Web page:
Bill to strengthen federal government’s response to domestic terrorism introduced in House

A bill designed to strengthen the federal government’s ability to prevent and investigate acts of domestic terrorism was introduced in the House this week.

The Domestic Terrorism Prevention Act of 2021 (H.R. 350) DTPA would authorize three offices — one each within the Department of Homeland Security (DHS), the Department of Justice (DOJ), and the Federal Bureau of Investigation (FBI) — to monitor, investigate, and prosecute cases of domestic terrorism.

The bill also requires these offices to provide Congress with joint biannual reports assessing the state of domestic terrorism threats, with a specific focus on white supremacists. Based on the data collected, the bill requires these offices to focus their resources on the most significant threats.

“Homegrown, violent domestic terrorism from white supremacists, and other racially and ethnically motivated violent extremists, remains a serious ongoing threat that demands the full coordination and efforts of our federal law enforcement agencies. We must provide the necessary tools for our law enforcement to investigate, prevent, and prosecute these heinous, violent crimes,” Rep. Brian Fitzpatrick (R-PA), one of the bill’s sponsors, said. “This bill would also direct resources for investigations into hate crimes incidents with a nexus to domestic terrorism.”

It was also sponsored by Reps. Brad Schneider (D-IL), Don Bacon (R-NE), Jerry Nadler (D-NY), and Vicente González (R-TX), Robin Kelly (D-IL), Lou Correa (D-CA), and Fred Upton (R-MI-). A companion bill was introduced in the Senate by Sen. Durbin (D-IL).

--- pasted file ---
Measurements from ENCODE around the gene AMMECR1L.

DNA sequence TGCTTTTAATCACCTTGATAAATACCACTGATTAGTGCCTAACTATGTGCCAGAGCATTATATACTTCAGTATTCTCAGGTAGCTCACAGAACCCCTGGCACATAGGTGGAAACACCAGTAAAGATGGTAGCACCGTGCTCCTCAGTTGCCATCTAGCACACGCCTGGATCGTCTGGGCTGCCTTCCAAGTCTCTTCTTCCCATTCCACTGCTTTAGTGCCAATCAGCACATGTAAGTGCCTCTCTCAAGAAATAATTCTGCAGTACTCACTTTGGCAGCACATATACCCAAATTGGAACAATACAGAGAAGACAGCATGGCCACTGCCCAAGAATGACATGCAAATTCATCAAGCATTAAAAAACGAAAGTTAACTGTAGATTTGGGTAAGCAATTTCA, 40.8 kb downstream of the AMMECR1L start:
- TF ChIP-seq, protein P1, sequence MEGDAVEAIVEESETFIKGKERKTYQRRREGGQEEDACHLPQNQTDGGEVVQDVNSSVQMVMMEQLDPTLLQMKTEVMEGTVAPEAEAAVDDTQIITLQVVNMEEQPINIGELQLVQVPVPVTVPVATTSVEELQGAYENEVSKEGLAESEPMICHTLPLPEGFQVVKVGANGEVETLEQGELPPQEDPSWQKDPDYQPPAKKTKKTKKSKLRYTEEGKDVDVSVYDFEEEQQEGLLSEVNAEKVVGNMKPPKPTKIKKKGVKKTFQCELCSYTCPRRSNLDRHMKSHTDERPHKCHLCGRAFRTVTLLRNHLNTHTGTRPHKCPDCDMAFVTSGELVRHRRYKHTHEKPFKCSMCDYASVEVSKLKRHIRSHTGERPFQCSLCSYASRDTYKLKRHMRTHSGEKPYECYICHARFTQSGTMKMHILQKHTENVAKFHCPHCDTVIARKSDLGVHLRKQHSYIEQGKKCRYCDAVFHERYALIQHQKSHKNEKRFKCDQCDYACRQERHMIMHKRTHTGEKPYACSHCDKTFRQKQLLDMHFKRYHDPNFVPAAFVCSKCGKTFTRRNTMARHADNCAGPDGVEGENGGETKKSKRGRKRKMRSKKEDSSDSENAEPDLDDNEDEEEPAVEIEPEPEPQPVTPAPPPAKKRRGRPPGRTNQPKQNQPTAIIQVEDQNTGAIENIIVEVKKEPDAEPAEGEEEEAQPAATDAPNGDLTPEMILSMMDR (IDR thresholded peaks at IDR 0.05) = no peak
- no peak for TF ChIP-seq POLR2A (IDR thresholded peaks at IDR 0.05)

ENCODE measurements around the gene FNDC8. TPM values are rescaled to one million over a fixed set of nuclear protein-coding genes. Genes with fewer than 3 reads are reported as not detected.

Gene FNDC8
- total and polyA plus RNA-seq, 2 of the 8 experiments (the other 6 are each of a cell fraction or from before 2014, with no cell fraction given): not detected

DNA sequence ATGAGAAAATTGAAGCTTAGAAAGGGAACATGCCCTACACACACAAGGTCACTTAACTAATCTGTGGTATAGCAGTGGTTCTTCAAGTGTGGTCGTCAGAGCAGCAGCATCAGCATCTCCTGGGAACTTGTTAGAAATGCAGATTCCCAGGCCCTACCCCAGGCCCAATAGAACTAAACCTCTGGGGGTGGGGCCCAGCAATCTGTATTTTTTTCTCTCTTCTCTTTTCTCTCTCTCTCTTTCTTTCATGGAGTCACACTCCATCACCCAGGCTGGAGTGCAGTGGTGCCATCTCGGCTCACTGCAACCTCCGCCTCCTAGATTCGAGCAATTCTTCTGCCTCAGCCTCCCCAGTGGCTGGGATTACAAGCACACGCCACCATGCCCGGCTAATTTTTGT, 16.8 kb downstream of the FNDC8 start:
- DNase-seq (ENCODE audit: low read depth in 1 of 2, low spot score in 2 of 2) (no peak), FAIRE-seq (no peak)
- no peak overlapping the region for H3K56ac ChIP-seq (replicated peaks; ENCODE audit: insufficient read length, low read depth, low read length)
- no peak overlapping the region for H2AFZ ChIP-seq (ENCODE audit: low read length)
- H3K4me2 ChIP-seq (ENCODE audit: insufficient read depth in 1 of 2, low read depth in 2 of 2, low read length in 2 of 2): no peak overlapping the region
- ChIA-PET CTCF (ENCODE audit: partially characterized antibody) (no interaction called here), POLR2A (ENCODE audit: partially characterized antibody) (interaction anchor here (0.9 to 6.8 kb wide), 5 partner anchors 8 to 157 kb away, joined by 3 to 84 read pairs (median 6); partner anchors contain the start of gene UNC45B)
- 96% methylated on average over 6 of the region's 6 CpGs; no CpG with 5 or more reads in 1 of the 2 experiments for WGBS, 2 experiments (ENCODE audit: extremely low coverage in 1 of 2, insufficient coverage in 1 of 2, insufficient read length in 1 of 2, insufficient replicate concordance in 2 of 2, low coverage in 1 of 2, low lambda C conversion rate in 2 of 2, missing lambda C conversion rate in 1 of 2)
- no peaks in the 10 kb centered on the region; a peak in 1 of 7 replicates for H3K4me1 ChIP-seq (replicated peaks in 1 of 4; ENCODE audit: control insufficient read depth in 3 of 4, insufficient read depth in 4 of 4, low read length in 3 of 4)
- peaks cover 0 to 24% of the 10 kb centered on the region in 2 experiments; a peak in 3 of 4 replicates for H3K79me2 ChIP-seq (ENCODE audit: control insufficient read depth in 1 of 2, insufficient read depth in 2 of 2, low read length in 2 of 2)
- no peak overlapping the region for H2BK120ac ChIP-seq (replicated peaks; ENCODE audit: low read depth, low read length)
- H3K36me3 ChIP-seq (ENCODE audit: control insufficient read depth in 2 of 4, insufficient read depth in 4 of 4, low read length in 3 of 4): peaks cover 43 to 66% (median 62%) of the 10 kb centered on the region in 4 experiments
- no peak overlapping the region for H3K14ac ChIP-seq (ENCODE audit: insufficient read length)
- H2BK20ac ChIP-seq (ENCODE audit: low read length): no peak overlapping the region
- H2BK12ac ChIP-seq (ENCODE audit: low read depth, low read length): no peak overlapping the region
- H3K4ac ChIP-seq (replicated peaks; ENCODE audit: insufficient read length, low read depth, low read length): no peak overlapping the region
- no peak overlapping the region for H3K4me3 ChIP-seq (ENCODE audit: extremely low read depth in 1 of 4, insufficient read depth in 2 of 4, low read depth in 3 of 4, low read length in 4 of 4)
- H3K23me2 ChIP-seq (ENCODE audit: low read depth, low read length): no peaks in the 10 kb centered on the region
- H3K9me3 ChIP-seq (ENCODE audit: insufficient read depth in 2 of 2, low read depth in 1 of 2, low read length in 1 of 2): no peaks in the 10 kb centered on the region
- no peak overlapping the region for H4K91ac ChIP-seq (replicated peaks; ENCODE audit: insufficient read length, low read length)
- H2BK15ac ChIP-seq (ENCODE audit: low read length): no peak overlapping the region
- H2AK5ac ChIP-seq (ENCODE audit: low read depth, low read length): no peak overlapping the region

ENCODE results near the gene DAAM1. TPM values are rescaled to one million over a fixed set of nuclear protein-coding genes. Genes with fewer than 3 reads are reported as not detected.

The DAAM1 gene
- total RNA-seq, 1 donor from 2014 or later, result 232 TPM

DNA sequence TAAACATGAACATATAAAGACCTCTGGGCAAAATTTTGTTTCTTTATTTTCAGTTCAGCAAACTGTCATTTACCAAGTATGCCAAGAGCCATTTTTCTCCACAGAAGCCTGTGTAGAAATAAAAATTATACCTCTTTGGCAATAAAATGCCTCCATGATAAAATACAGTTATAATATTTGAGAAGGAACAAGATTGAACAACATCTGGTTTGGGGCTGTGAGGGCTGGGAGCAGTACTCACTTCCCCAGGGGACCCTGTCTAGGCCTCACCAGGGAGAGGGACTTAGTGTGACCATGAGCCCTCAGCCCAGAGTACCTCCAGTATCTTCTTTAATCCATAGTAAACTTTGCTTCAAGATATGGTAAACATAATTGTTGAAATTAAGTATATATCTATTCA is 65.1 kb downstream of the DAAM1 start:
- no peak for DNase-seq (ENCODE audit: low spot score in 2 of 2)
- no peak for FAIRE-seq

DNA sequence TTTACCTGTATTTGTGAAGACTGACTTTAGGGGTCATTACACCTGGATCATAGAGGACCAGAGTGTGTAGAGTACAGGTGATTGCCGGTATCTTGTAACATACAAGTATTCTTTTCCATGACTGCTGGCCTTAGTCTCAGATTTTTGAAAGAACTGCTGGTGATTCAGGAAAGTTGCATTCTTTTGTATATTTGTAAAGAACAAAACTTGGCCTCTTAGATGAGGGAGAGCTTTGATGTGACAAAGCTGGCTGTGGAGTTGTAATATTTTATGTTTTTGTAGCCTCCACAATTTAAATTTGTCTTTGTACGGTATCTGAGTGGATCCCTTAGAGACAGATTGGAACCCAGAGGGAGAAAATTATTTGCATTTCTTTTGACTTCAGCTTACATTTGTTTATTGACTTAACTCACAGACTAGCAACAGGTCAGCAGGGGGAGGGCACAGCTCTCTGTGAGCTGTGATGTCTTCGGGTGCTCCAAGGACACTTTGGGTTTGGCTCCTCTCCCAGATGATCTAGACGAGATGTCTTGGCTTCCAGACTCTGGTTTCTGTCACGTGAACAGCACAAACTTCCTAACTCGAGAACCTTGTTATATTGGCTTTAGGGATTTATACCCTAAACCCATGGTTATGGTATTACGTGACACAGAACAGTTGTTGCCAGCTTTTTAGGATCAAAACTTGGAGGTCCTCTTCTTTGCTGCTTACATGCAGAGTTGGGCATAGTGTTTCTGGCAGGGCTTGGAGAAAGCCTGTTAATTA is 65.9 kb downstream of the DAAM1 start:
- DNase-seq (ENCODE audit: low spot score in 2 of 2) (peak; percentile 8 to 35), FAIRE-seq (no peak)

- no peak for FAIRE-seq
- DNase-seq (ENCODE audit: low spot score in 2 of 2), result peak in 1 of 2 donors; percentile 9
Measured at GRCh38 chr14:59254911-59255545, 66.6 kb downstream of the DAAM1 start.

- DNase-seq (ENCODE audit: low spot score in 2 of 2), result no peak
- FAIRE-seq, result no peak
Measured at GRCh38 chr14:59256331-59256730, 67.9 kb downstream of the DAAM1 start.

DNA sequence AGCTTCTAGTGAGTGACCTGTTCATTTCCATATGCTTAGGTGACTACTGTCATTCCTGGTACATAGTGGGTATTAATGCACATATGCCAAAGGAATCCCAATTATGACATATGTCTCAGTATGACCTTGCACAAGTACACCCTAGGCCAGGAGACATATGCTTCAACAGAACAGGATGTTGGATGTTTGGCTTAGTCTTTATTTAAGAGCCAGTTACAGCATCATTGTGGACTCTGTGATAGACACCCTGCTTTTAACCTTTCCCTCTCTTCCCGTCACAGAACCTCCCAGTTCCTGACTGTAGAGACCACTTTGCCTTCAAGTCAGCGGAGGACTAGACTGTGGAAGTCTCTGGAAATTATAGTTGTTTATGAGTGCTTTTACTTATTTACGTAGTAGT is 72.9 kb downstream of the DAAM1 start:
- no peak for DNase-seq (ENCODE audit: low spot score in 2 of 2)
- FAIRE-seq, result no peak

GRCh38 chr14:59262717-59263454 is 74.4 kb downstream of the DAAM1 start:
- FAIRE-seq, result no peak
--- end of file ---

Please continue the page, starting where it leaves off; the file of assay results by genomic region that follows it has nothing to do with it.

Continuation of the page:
“Following the terrifying attack on the Capitol this month, which left five dead and many injured, the entire nation has been seized by the potential threat of more terrorist attacks in Washington and around the country. Unlike after 9/11, the threat that reared its ugly head on January 6th is from domestic terror groups and extremists, often racially-motivated violent individuals,” Schneider said. “America must be vigilant to combat those radicalized to violence, and the Domestic Terrorism Prevention Act gives our government the tools to identify, monitor, and thwart their illegal activities.”

The legislation also codifies the Domestic Terrorism Executive Committee, coordinating with United States Attorneys and other public safety officials to promote information sharing and work together to combat domestic terrorism. It requires DOJ, FBI, and DHS to provide training and resources to assist state, local, and tribal law enforcement agencies in detecting, deterring, and investigating acts of domestic terrorism and white supremacy.

“In the military and in Congress, we take an oath to defend our nation against all enemies, foreign and domestic,” Bacon said. “Just as U.S. operations overseas have helped drive significant decreases in international terrorism over the last five years, we’ve seen domestic terrorism in the United States grow dramatically over the same time period. We must acknowledge that America is not immune to this growing threat, and we must counter it with the same resolve with which we have battled international terrorism and Islamic extremism.”

Further, the legislation directs DHS, DOJ, FBI, and the Department of Defense to establish an interagency task force to combat white supremacist infiltration of the uniformed services and federal law enforcement.

Dave Kovaleski

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